Hometown Happenings: Zukor Park

By Town of Clarkstown Supervisor George Hoehmann

By Supervisor George Hoehmann

Zukor Park in New City is one of our most popular parks in the Town of Clarkstown. The baseball fields are home of the New City Little League, parents take their children to play on our state-of-the-art playground, and the basketball courts are always packed with residents playing pick-up games. The old Street School facility houses the offices of the town’s Parks and Recreation Department in addition to a public preschool. In many ways, Zukor Park is the center of recreation for the Town of Clarkstown, but little is known as to how the park got its name.

Movie mogul Adolph Zukor is perhaps the most famous person to ever call Clarkstown home. Born in Austria-Hungary, Zukor came to New York in 1891 and started a successful fur business. He first got into the movie business in 1903, when he invested in theatres in cities across the northeast. They became very successful as silent films were able to transcend the language barrier of the thousands of immigrants flocking to the U.S. every year. In 1912, Zukor started the Famous Players Film Company and the first movie the company released was the French film Les Amours de la reine Élisabeth. The 40 minute long film proved to many in the film industry that a feature length film can be commercially successful. The first film Zukor produced was the Count of Monte Cristo in 1913. Later that decade, Zukor launched the Paramount Pictures Corporation to distribute the films he and other smaller studios were producing.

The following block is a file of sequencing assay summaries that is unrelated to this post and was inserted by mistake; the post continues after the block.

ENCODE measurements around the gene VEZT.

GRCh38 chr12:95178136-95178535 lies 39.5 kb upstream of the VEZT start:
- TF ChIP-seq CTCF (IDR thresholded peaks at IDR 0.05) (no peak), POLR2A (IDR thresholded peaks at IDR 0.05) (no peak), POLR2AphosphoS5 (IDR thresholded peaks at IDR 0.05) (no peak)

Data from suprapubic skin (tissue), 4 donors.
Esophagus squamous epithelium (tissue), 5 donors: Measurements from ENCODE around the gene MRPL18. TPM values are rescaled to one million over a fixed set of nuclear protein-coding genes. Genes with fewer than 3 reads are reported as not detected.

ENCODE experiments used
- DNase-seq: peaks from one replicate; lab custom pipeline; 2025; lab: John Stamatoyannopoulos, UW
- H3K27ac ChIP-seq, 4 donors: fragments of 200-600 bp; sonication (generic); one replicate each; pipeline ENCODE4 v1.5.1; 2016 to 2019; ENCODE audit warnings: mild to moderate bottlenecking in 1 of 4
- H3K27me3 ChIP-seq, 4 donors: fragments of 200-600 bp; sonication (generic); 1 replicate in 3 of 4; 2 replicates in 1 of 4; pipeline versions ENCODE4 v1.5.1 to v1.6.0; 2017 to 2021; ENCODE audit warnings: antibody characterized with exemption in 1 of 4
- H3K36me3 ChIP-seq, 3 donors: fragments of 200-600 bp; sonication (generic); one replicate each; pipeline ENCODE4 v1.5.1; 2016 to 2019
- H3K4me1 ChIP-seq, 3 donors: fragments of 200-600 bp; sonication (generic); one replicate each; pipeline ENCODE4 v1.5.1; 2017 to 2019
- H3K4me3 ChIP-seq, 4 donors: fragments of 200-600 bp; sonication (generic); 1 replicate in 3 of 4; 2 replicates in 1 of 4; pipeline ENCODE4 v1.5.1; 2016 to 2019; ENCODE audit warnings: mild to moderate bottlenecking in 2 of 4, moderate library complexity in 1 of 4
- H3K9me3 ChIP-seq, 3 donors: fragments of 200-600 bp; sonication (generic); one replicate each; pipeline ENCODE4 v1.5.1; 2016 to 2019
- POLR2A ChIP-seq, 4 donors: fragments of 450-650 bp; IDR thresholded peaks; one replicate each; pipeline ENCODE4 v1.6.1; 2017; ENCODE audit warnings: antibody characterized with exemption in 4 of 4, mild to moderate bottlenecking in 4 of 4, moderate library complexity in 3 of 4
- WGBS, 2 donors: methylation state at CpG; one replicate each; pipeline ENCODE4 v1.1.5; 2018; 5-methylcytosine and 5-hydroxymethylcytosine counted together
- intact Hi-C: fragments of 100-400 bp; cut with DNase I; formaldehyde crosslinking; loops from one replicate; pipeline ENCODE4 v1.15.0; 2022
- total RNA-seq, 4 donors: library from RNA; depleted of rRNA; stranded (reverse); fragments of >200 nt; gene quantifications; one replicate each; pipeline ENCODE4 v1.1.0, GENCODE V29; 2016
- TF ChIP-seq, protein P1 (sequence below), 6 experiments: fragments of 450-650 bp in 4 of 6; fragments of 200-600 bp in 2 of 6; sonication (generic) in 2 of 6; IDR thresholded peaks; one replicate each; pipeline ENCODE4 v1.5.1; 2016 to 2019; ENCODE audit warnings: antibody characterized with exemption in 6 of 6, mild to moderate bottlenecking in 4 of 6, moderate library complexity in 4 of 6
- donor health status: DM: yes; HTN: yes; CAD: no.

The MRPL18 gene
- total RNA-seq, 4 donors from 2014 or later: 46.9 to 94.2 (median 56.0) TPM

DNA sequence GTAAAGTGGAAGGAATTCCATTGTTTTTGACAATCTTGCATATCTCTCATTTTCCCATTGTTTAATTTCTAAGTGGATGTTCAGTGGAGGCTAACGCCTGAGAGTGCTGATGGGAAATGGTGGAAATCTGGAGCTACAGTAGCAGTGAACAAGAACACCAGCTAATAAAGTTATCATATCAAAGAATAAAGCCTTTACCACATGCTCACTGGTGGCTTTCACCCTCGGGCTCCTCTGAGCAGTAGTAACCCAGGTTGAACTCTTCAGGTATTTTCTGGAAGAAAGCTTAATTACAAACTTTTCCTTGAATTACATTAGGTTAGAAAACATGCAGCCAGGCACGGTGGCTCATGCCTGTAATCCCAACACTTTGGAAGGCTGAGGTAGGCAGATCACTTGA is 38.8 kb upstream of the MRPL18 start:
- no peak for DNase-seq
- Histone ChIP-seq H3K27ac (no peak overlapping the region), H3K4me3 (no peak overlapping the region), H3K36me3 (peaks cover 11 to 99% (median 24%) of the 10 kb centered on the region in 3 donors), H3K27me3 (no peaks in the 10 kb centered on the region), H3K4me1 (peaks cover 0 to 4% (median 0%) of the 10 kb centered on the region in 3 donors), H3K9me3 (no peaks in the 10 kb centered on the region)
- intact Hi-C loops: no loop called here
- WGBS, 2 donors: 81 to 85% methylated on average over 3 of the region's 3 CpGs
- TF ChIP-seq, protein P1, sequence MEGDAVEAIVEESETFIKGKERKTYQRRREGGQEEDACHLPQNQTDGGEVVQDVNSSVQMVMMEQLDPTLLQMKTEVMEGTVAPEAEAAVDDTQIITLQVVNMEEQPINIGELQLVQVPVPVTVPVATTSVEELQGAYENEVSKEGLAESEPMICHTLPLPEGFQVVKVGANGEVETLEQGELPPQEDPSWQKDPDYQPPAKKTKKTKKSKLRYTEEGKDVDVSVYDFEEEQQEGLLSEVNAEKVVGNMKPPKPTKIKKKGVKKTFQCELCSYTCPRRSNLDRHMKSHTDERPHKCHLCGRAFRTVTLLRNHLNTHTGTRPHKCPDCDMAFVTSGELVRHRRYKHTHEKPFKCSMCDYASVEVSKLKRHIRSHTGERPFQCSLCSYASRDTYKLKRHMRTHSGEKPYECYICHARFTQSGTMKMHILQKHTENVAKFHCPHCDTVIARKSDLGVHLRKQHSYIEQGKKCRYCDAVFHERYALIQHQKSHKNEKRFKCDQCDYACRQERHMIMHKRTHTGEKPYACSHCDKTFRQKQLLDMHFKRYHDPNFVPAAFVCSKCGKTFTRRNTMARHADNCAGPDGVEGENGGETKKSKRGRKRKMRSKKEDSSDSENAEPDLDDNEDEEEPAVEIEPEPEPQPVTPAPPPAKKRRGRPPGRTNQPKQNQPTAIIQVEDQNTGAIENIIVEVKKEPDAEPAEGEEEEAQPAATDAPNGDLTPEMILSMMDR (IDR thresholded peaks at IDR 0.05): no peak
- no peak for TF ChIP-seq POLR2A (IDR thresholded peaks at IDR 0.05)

Under his leadership, Paramount Pictures became one of the biggest film studios in the Golden Age of Hollywood over the next two decades, and today is still one of the “Big Six” movie studios. Adolph Zukor was a pioneer in the movie business, as many practices that are now considered normal were developed by him. He recognized the potential star power of actors, and signed many stars of the silent film era to lucrative contracts and he revolutionized the industry by organizing production, distribution and exhibition under one company. Zukor produced films until the Great Depression when his role was repositioned to a more behind the scenes financial advisor, a role he served into his eighties.

While many famous film producers of the time were infamous for being ostentatious, Zukor was a quiet and serious man who enjoyed playing cards and golfing. It was for that reason that Zukor came to Clarkstown in 1918, when he bought 300 acres of land in rural New City. He paid renowned golf course architect A.W. Tillinghast to design an 18 hole course and he hired two-time PGA Championship winner Leo Diegel to be his personal coach. Several of Paramount’s stars such as Ed Wynn and Douglas Fairbanks would come to New City as weekend guests at Zukor’s estate and working as a caddy was a popular job among local boys. Zukor’s emergence in Clarkstown caused our town to become an artist colony as several well-known artist like playwright Maxwell Anderson and Oscar-winner John Houseman, took up residence along South Mountain Road in New City. When the depression caused the film industry to suffer, Zukor was unable to maintain the lavish estate as a private household and opened up the course to private membership until he sold the land in 1948. Today the land makes up Kennedy-Dells Park, the aptly named Paramount Country Club and, of course, Zukor Park.

The next time you take a walk at Zukor Park, think about the extraordinary man who once owned that land, and the next time you see a summer blockbuster, think about how Clarkstown contributed to the rise of the multibillion dollar industry a century ago.

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